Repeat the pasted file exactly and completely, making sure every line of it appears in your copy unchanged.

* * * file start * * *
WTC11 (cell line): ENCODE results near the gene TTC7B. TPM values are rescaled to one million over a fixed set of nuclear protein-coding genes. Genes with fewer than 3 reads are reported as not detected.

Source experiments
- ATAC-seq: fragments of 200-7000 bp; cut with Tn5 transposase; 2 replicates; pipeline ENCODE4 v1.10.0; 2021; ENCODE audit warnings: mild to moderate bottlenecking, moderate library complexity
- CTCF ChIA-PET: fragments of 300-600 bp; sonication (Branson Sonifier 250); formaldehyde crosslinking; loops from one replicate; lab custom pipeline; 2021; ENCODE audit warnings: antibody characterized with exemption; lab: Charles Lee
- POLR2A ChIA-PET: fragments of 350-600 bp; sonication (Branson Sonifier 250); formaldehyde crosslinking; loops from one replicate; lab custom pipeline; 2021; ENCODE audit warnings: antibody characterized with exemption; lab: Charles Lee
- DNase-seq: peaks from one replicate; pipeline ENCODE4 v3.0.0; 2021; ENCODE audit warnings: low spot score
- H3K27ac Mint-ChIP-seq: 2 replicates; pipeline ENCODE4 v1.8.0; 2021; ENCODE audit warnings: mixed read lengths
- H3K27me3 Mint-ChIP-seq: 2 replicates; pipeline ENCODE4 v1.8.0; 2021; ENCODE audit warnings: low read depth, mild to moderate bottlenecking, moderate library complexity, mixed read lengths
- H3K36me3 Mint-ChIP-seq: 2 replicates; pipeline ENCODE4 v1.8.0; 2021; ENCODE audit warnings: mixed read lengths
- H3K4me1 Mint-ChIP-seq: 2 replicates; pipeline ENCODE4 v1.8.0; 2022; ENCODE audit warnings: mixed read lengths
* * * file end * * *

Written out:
WTC11 (cell line): ENCODE results near the gene TTC7B. TPM values are rescaled to one million over a fixed set of nuclear protein-coding genes. Genes with fewer than 3 reads are reported as not detected.

Source experiments
- ATAC-seq: fragments of 200-7000 bp; cut with Tn5 transposase; 2 replicates; pipeline ENCODE4 v1.10.0; 2021; ENCODE audit warnings: mild to moderate bottlenecking, moderate library complexity
- CTCF ChIA-PET: fragments of 300-600 bp; sonication (Branson Sonifier 250); formaldehyde crosslinking; loops from one replicate; lab custom pipeline; 2021; ENCODE audit warnings: antibody characterized with exemption; lab: Charles Lee
- POLR2A ChIA-PET: fragments of 350-600 bp; sonication (Branson Sonifier 250); formaldehyde crosslinking; loops from one replicate; lab custom pipeline; 2021; ENCODE audit warnings: antibody characterized with exemption; lab: Charles Lee
- DNase-seq: peaks from one replicate; pipeline ENCODE4 v3.0.0; 2021; ENCODE audit warnings: low spot score
- H3K27ac Mint-ChIP-seq: 2 replicates; pipeline ENCODE4 v1.8.0; 2021; ENCODE audit warnings: mixed read lengths
- H3K27me3 Mint-ChIP-seq: 2 replicates; pipeline ENCODE4 v1.8.0; 2021; ENCODE audit warnings: low read depth, mild to moderate bottlenecking, moderate library complexity, mixed read lengths
- H3K36me3 Mint-ChIP-seq: 2 replicates; pipeline ENCODE4 v1.8.0; 2021; ENCODE audit warnings: mixed read lengths
- H3K4me1 Mint-ChIP-seq: 2 replicates; pipeline ENCODE4 v1.8.0; 2022; ENCODE audit warnings: mixed read lengths